For more information, go to:

CPR for Adults

CPR for adults involves the sequence of ABC (Airway check, Breathing Check, and Compressions) for those trained in CPR, or CBA (Compressions, Breathing Check, Airway Check)/C (Compressions) for those not trained in CPR. Do not be afraid to perform CPR if you are not trained. Most states have good Samaritan laws should you find yourself in such a situation. If you would like to be trained in CPR, you can find a local class at the American Heart Association or Red Cross.

The Red Cross gives some clear instructions on how to perform CPR.

  1. Check the scene and the person. Make sure everything is safe, tap the person on the shoulder and shout “Are you OK?” to confirm they need help.
  2. Call 911 for assistance. If available, send someone to retrieve an AED machine. If there is no one available to retrieve an AED machine, stay with the victim and continue CPR.
  3. Open the airway. Tilt the victim’s head slightly back to lift the chin.
  4. Check for breathing. Listen carefully for no more than 10 seconds. Gasping sounds do not mean they are breathing. Begin CPR if there is no breathing.
  5. Push hard and fast. Place your hands on top of one another on the middle of the chest. Use your body weight to help you push. Make sure you push no deeper than 2 inches and deliver at least 100 compressions a minute (use the tune of Staying Alive by the Bee Gees to help you keep a set pace).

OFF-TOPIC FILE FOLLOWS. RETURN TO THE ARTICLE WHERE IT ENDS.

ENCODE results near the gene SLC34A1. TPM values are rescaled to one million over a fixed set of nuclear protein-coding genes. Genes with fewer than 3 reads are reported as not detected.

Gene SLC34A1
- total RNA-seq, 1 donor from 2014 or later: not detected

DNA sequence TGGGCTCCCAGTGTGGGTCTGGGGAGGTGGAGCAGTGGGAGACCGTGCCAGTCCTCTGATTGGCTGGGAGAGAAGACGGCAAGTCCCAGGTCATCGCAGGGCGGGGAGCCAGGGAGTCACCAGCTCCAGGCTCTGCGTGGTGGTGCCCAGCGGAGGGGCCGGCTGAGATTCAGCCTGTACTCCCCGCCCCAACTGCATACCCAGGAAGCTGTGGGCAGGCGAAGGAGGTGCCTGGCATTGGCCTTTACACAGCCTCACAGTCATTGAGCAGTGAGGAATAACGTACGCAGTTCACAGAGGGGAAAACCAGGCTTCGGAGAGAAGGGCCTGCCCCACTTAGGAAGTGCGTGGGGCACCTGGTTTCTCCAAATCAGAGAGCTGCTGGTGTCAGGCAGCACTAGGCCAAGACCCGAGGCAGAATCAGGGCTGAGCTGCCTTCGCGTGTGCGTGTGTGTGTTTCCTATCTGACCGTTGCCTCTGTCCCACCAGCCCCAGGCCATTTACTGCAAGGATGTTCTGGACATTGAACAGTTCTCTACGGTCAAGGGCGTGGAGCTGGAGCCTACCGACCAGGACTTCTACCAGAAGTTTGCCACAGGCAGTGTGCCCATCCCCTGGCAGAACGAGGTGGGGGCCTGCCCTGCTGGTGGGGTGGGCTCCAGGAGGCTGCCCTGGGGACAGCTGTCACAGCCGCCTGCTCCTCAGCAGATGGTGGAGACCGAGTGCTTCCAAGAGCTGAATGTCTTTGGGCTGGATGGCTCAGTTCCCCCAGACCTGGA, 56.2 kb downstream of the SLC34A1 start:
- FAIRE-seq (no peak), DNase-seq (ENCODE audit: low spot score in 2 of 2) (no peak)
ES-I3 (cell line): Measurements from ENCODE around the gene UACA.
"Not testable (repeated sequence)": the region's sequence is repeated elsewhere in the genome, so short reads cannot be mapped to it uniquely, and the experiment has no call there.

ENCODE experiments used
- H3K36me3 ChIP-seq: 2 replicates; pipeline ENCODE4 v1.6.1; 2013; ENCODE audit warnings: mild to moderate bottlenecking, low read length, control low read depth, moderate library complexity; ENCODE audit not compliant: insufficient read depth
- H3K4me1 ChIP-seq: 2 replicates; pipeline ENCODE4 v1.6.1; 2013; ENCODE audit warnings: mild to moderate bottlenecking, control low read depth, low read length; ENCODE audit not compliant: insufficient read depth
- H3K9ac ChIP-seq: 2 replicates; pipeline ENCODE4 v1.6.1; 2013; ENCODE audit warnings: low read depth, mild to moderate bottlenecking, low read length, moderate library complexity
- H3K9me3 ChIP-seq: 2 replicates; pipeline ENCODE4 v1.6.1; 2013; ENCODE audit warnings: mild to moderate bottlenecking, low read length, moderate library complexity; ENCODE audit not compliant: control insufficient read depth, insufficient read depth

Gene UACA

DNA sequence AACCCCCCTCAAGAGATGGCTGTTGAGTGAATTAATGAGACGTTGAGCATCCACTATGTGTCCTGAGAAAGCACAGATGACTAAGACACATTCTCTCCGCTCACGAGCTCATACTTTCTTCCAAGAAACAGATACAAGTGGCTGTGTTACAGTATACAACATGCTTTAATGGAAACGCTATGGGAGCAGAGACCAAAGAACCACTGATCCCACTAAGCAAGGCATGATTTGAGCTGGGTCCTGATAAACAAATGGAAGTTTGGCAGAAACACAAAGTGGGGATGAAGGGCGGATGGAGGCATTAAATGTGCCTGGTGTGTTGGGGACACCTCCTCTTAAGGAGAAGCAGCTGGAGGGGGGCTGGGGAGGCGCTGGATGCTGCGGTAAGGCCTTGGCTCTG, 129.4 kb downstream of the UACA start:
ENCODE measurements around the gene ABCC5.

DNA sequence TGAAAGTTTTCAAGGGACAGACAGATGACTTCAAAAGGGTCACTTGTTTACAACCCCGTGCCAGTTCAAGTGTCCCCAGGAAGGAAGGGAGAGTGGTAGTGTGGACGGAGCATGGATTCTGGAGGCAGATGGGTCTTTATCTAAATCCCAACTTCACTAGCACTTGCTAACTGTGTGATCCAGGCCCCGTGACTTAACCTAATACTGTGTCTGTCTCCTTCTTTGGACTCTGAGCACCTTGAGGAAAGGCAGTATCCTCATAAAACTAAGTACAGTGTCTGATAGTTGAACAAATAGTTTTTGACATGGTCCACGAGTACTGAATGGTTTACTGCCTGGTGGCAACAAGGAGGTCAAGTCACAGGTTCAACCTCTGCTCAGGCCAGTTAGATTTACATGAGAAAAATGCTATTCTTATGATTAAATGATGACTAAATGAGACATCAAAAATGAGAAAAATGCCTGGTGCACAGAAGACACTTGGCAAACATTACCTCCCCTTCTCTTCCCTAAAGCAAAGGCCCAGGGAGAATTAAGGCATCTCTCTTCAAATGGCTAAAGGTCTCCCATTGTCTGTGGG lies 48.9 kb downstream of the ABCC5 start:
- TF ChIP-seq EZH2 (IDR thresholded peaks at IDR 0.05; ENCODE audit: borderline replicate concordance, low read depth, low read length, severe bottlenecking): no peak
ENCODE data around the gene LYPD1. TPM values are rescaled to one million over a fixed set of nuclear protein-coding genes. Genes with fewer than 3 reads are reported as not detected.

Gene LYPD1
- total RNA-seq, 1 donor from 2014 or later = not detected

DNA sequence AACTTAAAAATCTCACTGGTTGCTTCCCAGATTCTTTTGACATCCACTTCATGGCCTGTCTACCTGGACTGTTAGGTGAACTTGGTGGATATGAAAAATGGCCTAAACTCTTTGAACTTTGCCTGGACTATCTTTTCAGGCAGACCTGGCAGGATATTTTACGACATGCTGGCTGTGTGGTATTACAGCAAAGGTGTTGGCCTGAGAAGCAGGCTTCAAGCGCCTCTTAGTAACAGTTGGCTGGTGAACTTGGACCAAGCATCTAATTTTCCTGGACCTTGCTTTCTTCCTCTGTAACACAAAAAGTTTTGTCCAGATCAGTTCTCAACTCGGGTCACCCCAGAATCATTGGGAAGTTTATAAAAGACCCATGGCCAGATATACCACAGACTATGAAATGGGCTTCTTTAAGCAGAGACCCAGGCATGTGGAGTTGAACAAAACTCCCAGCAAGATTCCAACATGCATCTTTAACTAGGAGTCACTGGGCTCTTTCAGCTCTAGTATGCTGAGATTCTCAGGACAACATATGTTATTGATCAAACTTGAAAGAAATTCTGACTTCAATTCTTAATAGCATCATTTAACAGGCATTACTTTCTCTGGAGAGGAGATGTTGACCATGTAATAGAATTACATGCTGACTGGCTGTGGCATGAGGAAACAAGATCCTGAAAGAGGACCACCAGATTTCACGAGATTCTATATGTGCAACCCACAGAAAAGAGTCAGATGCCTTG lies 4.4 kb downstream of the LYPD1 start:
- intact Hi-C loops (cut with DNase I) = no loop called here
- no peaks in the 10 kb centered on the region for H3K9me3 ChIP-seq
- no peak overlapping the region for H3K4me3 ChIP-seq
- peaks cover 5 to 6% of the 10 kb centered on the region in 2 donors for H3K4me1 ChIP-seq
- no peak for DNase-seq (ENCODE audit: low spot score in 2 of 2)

6. Deliver rescue breaths if you feel comfortable. Pinch the person’s nose, slightly tilt the head, and deliver two rescue breaths. Make sure the chest rises with the breaths. If not, raise the chin a bit more to open the airway. Continue compressions.
  7. Continue CPR until the person starts breathing on their own, an AED machine becomes available, or EMS or a trained medical responder arrives.

To learn more, visit:

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CPR for Kids

Medline Plus states that all parents and those who take care of children should be trained in CPR for children. New techniques emphasize compressions over rescue breathing and airway management. Time is extremely important when handling an unconscious child. Brain damage can occur after 4 minutes without oxygen and death can occur after 4-6 minutes without oxygen. CPR for children is almost no different than that done for adults.

Cincinnati Children’s Hospital has information and a video on how to perform CPR on a child.

  1. Check the scene for safety. Tap the child’s shoulder and shout “Are you OK?” to check for consciousness.
  2. Call 911 for assistance.
  3. Check for breathing and check their airway.
  4. Begin CPR if the child is not breathing.
  5. Position one hand on the center of the chest and place your other hand on top of the other.
  6. Lock your elbows, lean over the child’s chest and compress the chest no more than 2 inches in depth 30 times.
  7. After compressions, if you feel comfortable, perform rescue breaths by tilting the head slightly back, pinching the nose, and breathing into the child’s mouth two times. Or, continue chest compressions non-stop.
  8. Continue CPR until an EMS, trained medical responder, or other help arrive.

To learn more, go to the University of Maryland Medical Center: CPR for children 1-8 years old.

CPR for Infants

CPR for infants is slightly different than CPR for adults and children. Infants are more likely to suffer choking, suffocation, and strangulation.

Scituate Health Alliance outlines the steps to follow when administering CPR to an infant.